What Is Your Plan To Manage Possible Gaps: While it’s ideal to avoid burdening other team members during the transition, it’s not always feasible. Schedule dedicated time to collaborate with the team on navigating the change and workload effectively.
Emphasize Your Availability To Support The Team: Often, your team will need reassurance. To do so effectively, it’s essential to work through your stress and seek support from your leader before the meeting. Offer support during the transition and schedule 1-on-1 meetings with key team members most closely affected.
Managing The Transition And Hiring Process
Your decisions must be informed and strategic during any reorganization involving people management. Avoid hasty decisions during the transition process by taking time to plan appropriately. Don’t rush to fill a vacant position; it is crucial to consider your options carefully and prioritize finding the most suitable candidate for the role.
To effectively manage the gaps mentioned earlier, leaders must consider the following needs of the team.
Indicate Which Strengths And Skillsets Are Crucial To The Role
In partnership with the departing team member and other key team members, observe the strengths and gaps of the individual and the team using various assessments.
What talents are necessary for the role?
Which skill sets are needed to help balance the team’s current gaps?
Use this information to identify which skills and talents are vital to the role and update the job description accordingly.
Identify Opportunities To Reassign Work To Existing Team Members
Consider what strengths of your existing team you can leverage. Hint: Integrating a career development conversation with team members during a transition can help you tap into strengths that may lie dormant within the team.
As you collaborate with the team, ask key team members which strengths they would like to leverage for their careers that can aid this transition process. This creates a win/win situation for the individual and the team.
Customize Interview Question Specific To Candidate’s Assessment Results
When interviewing new candidates, consider using various personality, behavioral, and strengths-based assessment results to create customized interview questions that focus on specific strengths or areas of development.
This interview strategy can help you gain deeper insights into the candidate’s potential fit for the role and their potential contributions to the team’s dynamics.
Provide Regular Updates To Your Team
You must keep the team informed of your progress throughout the hiring and transition process. If the hiring process takes a little longer, be sure to schedule regular check-ins with team members who are covering the gaps.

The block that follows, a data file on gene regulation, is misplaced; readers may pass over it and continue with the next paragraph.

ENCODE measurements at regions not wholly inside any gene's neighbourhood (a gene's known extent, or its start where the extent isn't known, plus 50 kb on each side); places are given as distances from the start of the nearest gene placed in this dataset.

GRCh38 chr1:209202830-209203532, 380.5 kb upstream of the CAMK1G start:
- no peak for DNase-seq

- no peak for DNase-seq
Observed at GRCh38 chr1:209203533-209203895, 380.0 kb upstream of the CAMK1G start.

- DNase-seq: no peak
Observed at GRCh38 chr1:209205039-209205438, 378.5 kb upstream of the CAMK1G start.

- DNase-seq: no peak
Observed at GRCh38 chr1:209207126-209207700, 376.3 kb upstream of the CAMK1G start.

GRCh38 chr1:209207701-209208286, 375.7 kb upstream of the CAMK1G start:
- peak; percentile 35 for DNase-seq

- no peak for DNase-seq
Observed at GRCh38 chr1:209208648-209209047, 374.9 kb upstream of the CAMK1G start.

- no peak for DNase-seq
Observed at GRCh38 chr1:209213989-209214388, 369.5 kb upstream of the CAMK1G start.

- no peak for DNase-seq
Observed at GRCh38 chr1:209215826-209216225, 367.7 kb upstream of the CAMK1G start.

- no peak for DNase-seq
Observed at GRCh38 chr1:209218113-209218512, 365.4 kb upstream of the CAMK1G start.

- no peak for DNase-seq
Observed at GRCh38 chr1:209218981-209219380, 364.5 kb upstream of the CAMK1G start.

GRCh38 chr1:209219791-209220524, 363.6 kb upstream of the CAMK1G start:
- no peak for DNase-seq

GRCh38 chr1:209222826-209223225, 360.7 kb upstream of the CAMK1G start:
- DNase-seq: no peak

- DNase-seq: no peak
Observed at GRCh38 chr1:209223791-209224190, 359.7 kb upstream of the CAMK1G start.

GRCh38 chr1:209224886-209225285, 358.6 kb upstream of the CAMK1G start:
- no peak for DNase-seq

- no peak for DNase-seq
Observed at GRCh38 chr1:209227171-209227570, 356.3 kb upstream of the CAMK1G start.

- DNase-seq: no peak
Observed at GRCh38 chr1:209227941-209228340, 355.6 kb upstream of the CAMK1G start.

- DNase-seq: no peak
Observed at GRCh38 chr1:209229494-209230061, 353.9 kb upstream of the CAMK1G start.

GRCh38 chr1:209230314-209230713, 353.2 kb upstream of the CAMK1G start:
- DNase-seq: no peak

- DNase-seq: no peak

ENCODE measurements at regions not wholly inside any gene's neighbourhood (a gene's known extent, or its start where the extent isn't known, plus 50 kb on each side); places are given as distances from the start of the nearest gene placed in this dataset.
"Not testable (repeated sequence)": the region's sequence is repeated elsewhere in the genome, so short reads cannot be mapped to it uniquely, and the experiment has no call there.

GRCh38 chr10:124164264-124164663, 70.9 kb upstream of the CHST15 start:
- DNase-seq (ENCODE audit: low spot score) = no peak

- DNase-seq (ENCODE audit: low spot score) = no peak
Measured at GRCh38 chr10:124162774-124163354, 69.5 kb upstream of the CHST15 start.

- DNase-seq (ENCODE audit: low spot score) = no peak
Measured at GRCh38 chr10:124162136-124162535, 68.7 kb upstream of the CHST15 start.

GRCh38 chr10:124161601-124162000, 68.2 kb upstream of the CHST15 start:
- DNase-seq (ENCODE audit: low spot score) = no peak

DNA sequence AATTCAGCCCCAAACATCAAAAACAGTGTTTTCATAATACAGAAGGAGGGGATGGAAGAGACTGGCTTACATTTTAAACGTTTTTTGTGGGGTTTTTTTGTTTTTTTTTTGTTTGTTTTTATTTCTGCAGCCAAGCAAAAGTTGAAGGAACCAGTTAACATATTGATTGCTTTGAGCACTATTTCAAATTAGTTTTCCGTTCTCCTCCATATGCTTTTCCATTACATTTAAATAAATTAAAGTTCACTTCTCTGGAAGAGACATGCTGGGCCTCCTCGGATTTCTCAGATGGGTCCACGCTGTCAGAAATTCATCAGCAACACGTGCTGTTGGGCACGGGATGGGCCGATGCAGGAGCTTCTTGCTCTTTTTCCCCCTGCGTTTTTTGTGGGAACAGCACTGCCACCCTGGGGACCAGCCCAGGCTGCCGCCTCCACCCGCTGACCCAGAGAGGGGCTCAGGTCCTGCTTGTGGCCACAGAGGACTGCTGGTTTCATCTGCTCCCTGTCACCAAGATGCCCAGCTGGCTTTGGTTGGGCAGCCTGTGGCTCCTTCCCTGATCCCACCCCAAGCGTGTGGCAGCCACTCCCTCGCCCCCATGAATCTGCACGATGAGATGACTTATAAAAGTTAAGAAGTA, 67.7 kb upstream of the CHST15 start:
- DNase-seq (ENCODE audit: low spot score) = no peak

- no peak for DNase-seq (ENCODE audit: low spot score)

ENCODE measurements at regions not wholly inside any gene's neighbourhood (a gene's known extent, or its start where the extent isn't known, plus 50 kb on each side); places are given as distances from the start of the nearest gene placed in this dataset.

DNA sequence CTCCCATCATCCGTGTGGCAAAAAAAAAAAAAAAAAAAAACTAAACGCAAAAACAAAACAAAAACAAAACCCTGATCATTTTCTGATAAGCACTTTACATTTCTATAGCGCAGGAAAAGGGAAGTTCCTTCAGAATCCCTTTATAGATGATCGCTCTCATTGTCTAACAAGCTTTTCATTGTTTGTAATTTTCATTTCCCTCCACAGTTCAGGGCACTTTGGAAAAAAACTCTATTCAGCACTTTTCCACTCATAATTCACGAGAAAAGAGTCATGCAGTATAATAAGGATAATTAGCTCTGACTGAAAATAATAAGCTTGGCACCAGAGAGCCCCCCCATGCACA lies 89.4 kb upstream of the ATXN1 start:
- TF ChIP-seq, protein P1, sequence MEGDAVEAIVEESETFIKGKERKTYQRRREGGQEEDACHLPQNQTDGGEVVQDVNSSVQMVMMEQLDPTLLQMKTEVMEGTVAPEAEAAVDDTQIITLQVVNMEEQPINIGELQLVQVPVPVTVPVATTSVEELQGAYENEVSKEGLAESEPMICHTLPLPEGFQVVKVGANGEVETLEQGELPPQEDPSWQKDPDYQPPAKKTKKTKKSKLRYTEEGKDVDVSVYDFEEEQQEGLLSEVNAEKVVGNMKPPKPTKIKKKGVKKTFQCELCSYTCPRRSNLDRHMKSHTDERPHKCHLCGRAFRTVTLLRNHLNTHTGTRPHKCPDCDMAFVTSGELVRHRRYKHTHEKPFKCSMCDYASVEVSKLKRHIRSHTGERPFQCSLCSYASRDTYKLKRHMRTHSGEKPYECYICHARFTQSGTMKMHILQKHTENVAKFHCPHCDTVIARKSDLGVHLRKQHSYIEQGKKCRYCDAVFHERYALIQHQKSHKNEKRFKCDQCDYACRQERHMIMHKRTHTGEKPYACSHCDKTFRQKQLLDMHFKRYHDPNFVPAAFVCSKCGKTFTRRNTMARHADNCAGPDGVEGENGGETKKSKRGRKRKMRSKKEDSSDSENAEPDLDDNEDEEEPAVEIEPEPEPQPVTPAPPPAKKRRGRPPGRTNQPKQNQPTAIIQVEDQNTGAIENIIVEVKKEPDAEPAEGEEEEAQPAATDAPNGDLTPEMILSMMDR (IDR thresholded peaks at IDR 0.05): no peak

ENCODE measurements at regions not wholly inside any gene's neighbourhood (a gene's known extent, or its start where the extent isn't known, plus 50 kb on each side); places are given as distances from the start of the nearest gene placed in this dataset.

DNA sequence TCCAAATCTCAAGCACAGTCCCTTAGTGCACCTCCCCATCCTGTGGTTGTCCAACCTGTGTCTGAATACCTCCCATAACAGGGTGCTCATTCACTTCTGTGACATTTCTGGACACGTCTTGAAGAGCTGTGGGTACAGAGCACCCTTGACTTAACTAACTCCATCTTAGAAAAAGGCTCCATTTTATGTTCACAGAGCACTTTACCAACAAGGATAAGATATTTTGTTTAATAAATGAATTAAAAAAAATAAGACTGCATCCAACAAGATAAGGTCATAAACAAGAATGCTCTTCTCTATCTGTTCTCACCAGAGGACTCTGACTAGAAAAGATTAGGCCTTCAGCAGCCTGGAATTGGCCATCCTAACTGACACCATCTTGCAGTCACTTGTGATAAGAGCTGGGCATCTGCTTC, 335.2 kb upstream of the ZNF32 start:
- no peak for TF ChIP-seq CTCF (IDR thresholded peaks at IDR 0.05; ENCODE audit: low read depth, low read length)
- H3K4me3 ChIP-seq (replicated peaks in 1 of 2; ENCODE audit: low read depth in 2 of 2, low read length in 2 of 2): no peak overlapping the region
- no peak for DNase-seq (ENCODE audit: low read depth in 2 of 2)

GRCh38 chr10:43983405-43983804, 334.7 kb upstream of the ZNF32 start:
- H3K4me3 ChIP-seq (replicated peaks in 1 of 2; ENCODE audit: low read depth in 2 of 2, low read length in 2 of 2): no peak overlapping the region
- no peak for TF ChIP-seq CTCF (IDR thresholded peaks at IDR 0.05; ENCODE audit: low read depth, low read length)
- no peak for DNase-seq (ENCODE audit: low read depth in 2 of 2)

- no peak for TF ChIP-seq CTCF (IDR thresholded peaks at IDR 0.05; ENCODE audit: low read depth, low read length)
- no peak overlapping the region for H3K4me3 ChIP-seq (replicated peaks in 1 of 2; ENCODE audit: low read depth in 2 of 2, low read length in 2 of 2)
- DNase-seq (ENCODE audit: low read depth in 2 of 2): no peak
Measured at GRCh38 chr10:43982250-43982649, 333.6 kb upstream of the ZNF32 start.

Improve The Onboarding Process
The initial days of an employee’s experience are foundational to a company’s retention strategy. According to Gallup, employees who had an exceptional onboarding experience are more likely to feel satisfied with their job and workplace and are also more likely to stay with the company.
Onboarding cannot be limited to just completing a checklist of mandatory training. While these training sessions are important, adding fun to the onboarding process can leave a lasting impression on new hires and increase their excitement about their new role.
Cloverleaf offers a range of solutions to support leaders in managing and improving transitions and hiring processes. The team dashboard can be a valuable tool for identifying gaps and strengths in the existing team and reassigning work to leverage team members’ strengths.
Teams can also leverage the coaching insights on Cloverleaf to create custom questions for team members, ensuring adequate support during transitions. Similarly, the candidate can ask targeted behavioral questions during interviews and compare the candidate’s strengths with the existing team, enabling more informed hiring decisions.
Navigating change is difficult, but it is not impossible! Using a combination of leadership, communication, collaboration, and Cloverleaf, you can successfully move past this transition and experience greater results with your team!
Managing employee turnover and transitions is an essential skill for every leader. Team members will inevitably leave for various reasons, but how a leader responds to and guides the process will determine its impact on the organization.
By prioritizing these critical areas and focusing on specific tasks, leaders can maintain a positive relationship with outgoing and incoming employees, build organizational loyalty, and ultimately support the organization’s future success.